El Shaddai’ demo Impressions
If you’re at all interested in games with unconventional art direction, just go download the demo from Xbox Live or the PlayStation Network. “El Shaddai” is the brainchild of Takeyasu Sawaki, who worked on arty PlayStation 2 and Wii critical darling “Okami.” As you’d expect, it’s a treat to look at.
Storywise, “El Shaddai” is based on the Book of Enoch, an ancient religious text found within the Dead Sea scrolls. Its hero, Enoch, is trying to save the world from a great calamity brought about by seven fallen angels. The game is organized into seven different worlds, which each representing a different fallen angel’s ideal world.
The Xbox Live/PSN demo is a shorter version from what was previously shown at GDC (Gamers Developers Conference). It’s a good way to familiarize yourself with two of “El Shaddai’s” weapons, the Arch and the Gale. The Arch is a curved sword, while the Gale is a projectile weapon that’s most effective from a distance. (The third weapon, the shieldlike Veil, is shown at the very end of the demo, but you don’t get to use it.)
From a design standpoint, the demo offers up both what makes “El Shaddai” great and what I fear might hold it back.The levels you get to play are these beautiful, shifting organic-looking worlds that are stunning to look at and virtually beg to be played again and again. The seemingly simple combat is deeper than it looks, with attacks becoming more effective if you’re able to expertly timed your attacks (mapped to the X button on the 360) and blocks (right bumper).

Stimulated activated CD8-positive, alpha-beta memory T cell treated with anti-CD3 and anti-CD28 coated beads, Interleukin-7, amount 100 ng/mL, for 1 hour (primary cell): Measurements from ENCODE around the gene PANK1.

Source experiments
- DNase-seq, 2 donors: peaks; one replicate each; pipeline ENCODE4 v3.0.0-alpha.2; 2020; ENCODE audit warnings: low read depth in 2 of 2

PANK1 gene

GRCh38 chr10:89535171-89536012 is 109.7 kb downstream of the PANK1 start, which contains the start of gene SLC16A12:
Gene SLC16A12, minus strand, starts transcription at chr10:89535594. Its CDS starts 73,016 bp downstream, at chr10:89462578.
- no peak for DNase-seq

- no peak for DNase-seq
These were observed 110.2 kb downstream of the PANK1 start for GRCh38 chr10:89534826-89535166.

Over time, the weapons you use become tainted with the corrupt blood of your enemies, meaning they do less damage. To fix this, you have to purify the weapon by holding down the left bumper button for a second or so, leaving yourself open to attack.All this is great, but based on the demo, I can see a couple of flaws in El Shaddai. One is worrisome, the other merely worth noting.
The minor flaw is that for as stunning as its levels look, El Shaddai’s characters, particularly Enoch, aren’t much to look at. They’re not incredibly detailed, and their PlayStation 2-like renderings seem out of place when set against Sawaki’s gorgeous levels. When I think of the stunning angels we saw in “Bayonetta,” it feels like maybe an opportunity was missed here.
The other flaw I noticed, and this is more of a problem, is that the arty level design occasionally interferes with gameplay. Because of the heavy use of dark backgrounds and silhouettes, it can occasionally be difficult to tell exactly what Enoch is jumping to. I fell to my death a handful of times simply because I struggled to figure out whether a stretch of white/black space was something I could jump to or mere decoration.
I’m having trouble figuring out how much of an issue this will be in the final game. The penalty for dying isn’t great, so it’s not a setback to fall through a couple of holes. It’s just mildly frustrating. And with each level looking so different than the ones before or after it, it’s possible this only crops up in a tiny area of the demo. As someone who prizes originality, I’m eager to get my hands on “El Shaddai,” but I’m also managing my expectations a bit.
“El Shaddai: Ascension of the Metatron” (rated T) is due out July 26 for Xbox 360 and PlayStation 3.